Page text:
Motherhood is tough. It’s misunderstood and under-appreciated. Once you accept that it is indeed a business, you will not only see it increase in value and legitimacy, but you will be ready to make it the most successful operation you have ever managed in your life!
It’s amazing that you need a license to drive a car or to operate heavy machinery. You need a degree to teach in public schools. You need advanced training to be a doctor or lawyer. But to raise a child, to be responsible for another human being, you simply need one “oops.” People joke that they send you home from the hospital with a newborn without an owner’s manual or instruction booklet. Well, finally, here it is!
Ok, it’s not really a “test,” but most moms can relate to this. Surviving motherhood is quite a feat.
I’ve often dreamed of an obstacle course that would educate people on the physical rigors of parenthood. Here’s how it goes…First, prepare your body with a lack of sleep or proper nutrition. Don’t resist fast food or eating in your car. In fact, dump a bag of trash in your car. Set your alarm clock for different times in the middle of the night for a week, and play a recording of a crying baby or a child’s poignant description of a nightmare while you cradle and rock a doll to pacify it. Then, hug a heavy pile of wet, urine-soaked laundry so you can pretend you’re carrying your child who just wet the bed. The day of the race is here. Put a toddler on one hip, a baby on the other. Strap a 20-pound diaper bag to your back, and run! Run fast! Pretend you’re dodging cars in a parking lot. Then, go to your kitchen and prepare dinner. Make sure the phone rings at least four times; the doorbell rings twice; and two irate toddlers are running through your legs while they fight for a toy.
NBC’s Today Show had a great feature (click here to view) about a Texas college offering Homemaking 101 as a major. We can debate the pro’s and con’s of a required degree to do this job (http://momtinilounge.com/?p=11) but the story confirmed our premise – Motherhood is indeed a job! They estimated a mother’s workweek as 92+ hours with an estimated corresponding salary of $140,000! It’s all hypothetical, of course, but doesn’t it make a great point!?
Moms form a powerful community
Moms are hungry for information on parenting tips. Moms love to talk, to listen, to advise and to be advised. Motherhood and parenting advice is readily available, and even though parenting styles differ, the dialogue is great! Parenthood is a club of sorts, with its “members” feeling comfortable talking with other parents who may be absolute strangers about private matters typically considered off limits.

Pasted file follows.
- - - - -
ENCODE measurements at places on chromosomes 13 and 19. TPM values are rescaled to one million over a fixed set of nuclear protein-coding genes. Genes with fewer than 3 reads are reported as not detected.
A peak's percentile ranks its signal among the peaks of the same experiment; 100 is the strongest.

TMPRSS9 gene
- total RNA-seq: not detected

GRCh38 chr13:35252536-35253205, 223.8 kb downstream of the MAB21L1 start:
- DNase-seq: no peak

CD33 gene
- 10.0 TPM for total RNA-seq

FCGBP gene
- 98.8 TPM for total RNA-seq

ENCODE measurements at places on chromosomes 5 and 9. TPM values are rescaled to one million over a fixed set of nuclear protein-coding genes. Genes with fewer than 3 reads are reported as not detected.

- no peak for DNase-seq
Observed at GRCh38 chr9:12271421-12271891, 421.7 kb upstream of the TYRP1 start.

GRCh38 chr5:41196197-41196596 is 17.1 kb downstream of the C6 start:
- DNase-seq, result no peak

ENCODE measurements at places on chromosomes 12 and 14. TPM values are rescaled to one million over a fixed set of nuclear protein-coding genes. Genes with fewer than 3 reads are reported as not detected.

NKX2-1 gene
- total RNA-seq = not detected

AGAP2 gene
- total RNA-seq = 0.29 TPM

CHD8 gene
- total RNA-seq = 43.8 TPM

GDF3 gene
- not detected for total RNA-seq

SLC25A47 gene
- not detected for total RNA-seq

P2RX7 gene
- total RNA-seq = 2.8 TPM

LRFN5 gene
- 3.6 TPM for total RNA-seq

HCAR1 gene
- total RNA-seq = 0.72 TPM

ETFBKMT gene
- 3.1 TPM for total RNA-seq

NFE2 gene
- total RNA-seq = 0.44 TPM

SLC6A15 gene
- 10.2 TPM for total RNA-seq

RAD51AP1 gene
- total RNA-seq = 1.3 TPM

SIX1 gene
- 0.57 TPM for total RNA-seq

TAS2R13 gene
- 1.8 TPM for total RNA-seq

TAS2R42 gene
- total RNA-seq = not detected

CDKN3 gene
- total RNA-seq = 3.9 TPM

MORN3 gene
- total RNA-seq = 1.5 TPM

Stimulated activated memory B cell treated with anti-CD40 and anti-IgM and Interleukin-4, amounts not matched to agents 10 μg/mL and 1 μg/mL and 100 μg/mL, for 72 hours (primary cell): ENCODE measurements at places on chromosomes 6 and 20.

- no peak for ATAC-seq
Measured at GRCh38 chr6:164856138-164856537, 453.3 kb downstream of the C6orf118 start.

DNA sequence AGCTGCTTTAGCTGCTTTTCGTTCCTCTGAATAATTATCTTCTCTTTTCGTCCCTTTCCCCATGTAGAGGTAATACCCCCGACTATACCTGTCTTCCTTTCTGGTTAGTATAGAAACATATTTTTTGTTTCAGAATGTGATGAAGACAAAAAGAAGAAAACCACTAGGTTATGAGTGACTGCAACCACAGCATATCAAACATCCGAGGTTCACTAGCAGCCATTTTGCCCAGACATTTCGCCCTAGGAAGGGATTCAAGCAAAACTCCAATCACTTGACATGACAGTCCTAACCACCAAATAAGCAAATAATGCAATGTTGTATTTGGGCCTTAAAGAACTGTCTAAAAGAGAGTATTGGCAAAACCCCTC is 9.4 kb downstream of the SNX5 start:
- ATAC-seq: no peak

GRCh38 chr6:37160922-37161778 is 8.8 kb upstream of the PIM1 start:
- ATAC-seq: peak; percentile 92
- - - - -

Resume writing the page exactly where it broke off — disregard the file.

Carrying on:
Whether you work inside or outside of the home or juggle both, you understand the demands on running a household. Parenting kids is tough.
Let’s say you’re a “juggler,” working inside and outside the home. Even if you’re comfortable with structure, organization and planning at work but haven’t figured out how to apply those skills at home, you’re far from alone. You may manage a major corporation or department in stride but struggle when it comes to putting lunches together and getting everyone out the door in the morning without having a nervous breakdown.
Or, if you’re a full-time stay-at-home mom, you may be excellent at the creative side of parenting – singing, playing and so on – but may lack the business skills necessary to simultaneously juggle multiple tasks. This website will sharpen your “home business” skills so that you can accomplish motherhood with finesse and ease.
Then, of course, there are many, many variations of these two groups. For example, a full-time mom who decides to return to the workforce part- or full-time will find the juggling act extremely frustrating and challenging without the proper skills. Or, a mother who never worked in an office setting may need organizational and management skills to more effectively run a household.
The Business of Motherhood understands and respects a busy parent’s lifestyle. No matter which balls are involved, the juggling act is intense and leaves very little time for reading or research.
Note: We’re focused on “Mom” but don’t want to alienate other important parenting scenarios such as stay-at-home dads and single parents. It takes a village, as we all know! Also, whether you're parenting adolescents or teens, there's lots more in the pages ahead. Visit our Mom Life page!